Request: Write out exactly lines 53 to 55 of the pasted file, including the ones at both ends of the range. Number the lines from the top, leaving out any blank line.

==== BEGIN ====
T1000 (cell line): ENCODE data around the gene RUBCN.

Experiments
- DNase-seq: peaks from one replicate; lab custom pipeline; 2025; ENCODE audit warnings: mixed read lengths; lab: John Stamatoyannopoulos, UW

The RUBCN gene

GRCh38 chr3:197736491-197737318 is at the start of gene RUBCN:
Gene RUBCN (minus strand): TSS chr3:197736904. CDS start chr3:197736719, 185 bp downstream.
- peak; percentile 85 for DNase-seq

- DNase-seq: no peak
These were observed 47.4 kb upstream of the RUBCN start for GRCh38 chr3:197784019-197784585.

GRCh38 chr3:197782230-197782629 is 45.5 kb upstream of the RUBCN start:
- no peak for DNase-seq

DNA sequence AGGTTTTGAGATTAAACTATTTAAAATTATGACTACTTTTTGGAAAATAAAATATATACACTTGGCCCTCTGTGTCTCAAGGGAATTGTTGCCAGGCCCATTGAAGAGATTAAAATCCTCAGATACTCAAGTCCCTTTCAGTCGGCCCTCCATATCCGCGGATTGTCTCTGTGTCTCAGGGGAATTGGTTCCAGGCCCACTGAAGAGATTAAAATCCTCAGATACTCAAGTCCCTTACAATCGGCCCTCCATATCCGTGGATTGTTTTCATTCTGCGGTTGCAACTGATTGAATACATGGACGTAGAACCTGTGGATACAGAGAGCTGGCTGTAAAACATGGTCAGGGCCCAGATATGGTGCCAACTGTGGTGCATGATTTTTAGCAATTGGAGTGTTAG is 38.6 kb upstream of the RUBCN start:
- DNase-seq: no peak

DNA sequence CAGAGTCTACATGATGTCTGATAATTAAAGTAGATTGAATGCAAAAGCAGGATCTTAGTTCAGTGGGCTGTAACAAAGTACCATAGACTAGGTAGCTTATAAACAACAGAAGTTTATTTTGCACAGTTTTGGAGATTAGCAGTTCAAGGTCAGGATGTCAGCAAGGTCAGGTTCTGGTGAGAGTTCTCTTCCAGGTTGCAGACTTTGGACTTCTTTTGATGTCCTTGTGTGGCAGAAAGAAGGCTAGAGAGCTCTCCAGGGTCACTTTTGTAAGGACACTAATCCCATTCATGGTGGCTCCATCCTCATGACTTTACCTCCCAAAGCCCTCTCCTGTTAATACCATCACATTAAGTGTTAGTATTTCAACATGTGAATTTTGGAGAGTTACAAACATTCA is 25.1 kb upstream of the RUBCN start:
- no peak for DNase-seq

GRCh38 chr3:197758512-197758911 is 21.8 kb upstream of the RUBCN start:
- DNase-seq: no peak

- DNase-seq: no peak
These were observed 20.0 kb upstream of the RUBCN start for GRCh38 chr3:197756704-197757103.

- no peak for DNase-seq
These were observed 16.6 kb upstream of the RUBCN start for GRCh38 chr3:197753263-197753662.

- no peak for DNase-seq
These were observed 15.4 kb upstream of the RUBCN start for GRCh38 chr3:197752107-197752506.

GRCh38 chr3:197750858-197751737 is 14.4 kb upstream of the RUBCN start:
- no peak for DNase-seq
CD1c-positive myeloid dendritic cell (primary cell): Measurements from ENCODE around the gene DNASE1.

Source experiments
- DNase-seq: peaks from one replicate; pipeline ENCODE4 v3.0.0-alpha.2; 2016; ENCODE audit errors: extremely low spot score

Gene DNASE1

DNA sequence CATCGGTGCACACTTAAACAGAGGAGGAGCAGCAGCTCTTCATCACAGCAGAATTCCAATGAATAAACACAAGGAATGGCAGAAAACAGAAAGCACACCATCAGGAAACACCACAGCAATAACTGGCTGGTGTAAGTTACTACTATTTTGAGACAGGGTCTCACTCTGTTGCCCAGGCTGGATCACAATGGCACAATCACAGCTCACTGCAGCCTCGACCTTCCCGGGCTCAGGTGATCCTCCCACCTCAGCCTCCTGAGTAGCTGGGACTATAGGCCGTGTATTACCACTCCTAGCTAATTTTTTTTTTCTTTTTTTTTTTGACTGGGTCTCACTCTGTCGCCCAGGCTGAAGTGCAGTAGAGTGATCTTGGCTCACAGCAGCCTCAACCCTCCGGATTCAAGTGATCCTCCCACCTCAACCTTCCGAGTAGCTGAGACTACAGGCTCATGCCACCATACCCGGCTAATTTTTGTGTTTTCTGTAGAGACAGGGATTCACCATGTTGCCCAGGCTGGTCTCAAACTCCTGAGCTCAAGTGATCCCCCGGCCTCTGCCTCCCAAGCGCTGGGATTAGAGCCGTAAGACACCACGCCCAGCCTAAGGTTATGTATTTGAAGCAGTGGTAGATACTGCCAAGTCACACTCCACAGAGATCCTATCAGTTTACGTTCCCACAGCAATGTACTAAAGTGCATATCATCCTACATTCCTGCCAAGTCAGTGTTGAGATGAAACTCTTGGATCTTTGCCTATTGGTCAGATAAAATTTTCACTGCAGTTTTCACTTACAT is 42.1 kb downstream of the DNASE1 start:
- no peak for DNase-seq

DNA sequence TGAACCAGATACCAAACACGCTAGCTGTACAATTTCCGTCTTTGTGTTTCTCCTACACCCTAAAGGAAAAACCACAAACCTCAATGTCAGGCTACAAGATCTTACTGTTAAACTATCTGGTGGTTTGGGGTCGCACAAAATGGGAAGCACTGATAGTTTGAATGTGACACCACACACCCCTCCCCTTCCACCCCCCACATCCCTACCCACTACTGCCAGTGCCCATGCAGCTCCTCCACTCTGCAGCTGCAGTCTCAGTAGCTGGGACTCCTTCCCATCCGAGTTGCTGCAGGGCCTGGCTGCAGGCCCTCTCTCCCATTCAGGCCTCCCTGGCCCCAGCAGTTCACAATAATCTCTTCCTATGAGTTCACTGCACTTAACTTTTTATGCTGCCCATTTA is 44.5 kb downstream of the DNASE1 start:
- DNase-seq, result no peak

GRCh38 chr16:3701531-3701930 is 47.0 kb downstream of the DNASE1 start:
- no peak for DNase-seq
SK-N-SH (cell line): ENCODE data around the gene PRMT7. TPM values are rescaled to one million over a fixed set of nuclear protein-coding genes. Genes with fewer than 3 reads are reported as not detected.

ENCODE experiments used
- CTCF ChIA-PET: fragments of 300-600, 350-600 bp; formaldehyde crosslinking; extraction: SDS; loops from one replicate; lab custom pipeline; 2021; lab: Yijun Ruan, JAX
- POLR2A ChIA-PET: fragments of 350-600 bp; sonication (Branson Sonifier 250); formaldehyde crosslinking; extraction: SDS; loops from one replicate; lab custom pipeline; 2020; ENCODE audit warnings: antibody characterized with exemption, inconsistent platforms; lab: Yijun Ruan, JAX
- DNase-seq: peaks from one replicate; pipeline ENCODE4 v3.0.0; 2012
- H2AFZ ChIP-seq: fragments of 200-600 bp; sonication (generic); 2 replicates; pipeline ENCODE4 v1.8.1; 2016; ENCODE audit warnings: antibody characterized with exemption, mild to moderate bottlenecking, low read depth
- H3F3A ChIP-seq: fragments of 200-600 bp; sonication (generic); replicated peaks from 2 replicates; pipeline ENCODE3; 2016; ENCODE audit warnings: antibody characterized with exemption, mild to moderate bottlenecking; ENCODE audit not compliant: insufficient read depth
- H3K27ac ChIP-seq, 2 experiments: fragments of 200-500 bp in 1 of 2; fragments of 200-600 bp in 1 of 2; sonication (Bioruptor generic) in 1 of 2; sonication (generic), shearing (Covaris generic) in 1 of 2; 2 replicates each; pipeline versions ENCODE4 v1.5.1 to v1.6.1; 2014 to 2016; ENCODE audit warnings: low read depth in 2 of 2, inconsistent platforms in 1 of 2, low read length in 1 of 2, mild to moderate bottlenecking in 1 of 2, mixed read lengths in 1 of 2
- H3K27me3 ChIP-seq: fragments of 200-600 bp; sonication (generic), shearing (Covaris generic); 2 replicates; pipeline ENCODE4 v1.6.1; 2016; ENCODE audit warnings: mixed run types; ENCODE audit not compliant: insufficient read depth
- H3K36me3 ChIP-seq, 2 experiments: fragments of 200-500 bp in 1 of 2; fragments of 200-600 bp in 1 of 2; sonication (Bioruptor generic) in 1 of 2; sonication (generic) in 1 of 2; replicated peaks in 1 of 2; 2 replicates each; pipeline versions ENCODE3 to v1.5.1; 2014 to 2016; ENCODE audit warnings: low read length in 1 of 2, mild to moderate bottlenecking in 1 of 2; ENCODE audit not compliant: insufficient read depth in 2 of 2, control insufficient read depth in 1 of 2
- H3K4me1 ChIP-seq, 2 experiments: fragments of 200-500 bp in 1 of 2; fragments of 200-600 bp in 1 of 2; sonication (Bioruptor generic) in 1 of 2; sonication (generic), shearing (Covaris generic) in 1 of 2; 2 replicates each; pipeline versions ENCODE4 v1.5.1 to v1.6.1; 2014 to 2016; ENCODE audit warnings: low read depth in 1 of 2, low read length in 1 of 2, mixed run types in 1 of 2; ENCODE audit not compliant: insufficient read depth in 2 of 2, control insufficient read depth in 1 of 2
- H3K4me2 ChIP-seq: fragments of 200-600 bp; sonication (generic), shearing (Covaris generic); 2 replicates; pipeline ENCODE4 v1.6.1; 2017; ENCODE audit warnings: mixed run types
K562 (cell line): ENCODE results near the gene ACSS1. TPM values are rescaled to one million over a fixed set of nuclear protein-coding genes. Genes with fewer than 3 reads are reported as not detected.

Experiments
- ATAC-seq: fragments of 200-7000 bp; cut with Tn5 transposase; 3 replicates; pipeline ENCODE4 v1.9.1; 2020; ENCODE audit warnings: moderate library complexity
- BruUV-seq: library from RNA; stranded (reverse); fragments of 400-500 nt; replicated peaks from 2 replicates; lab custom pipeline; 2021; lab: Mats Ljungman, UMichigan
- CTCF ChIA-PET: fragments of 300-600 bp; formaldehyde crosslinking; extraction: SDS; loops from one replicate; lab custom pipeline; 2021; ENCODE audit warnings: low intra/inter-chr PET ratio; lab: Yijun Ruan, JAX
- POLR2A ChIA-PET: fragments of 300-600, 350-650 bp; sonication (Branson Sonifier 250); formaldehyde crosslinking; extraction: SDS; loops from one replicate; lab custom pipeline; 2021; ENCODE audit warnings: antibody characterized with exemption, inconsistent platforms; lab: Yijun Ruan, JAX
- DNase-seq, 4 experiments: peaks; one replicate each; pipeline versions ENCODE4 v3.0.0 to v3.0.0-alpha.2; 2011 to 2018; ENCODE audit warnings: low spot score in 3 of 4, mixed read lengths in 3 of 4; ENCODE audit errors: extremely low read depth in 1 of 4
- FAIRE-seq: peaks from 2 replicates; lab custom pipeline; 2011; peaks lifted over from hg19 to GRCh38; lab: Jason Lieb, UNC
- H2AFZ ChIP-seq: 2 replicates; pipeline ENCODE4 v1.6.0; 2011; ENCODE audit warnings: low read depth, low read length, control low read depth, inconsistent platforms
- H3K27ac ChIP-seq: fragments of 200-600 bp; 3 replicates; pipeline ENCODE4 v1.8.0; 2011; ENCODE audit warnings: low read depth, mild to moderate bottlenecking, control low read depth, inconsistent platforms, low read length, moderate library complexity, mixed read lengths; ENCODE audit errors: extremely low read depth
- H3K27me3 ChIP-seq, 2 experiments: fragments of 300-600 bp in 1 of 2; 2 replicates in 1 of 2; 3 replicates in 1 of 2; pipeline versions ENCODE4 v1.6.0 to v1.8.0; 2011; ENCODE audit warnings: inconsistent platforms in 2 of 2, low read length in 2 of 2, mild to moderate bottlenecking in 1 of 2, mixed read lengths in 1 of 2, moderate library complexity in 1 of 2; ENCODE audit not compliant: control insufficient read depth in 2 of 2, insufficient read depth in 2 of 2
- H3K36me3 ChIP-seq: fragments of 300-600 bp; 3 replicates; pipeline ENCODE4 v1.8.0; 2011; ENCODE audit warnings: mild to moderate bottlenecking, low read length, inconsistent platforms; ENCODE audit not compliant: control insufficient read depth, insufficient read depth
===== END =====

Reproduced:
- POLR2A ChIA-PET: fragments of 300-600, 350-650 bp; sonication (Branson Sonifier 250); formaldehyde crosslinking; extraction: SDS; loops from one replicate; lab custom pipeline; 2021; ENCODE audit warnings: antibody characterized with exemption, inconsistent platforms; lab: Yijun Ruan, JAX
- DNase-seq, 4 experiments: peaks; one replicate each; pipeline versions ENCODE4 v3.0.0 to v3.0.0-alpha.2; 2011 to 2018; ENCODE audit warnings: low spot score in 3 of 4, mixed read lengths in 3 of 4; ENCODE audit errors: extremely low read depth in 1 of 4
- FAIRE-seq: peaks from 2 replicates; lab custom pipeline; 2011; peaks lifted over from hg19 to GRCh38; lab: Jason Lieb, UNC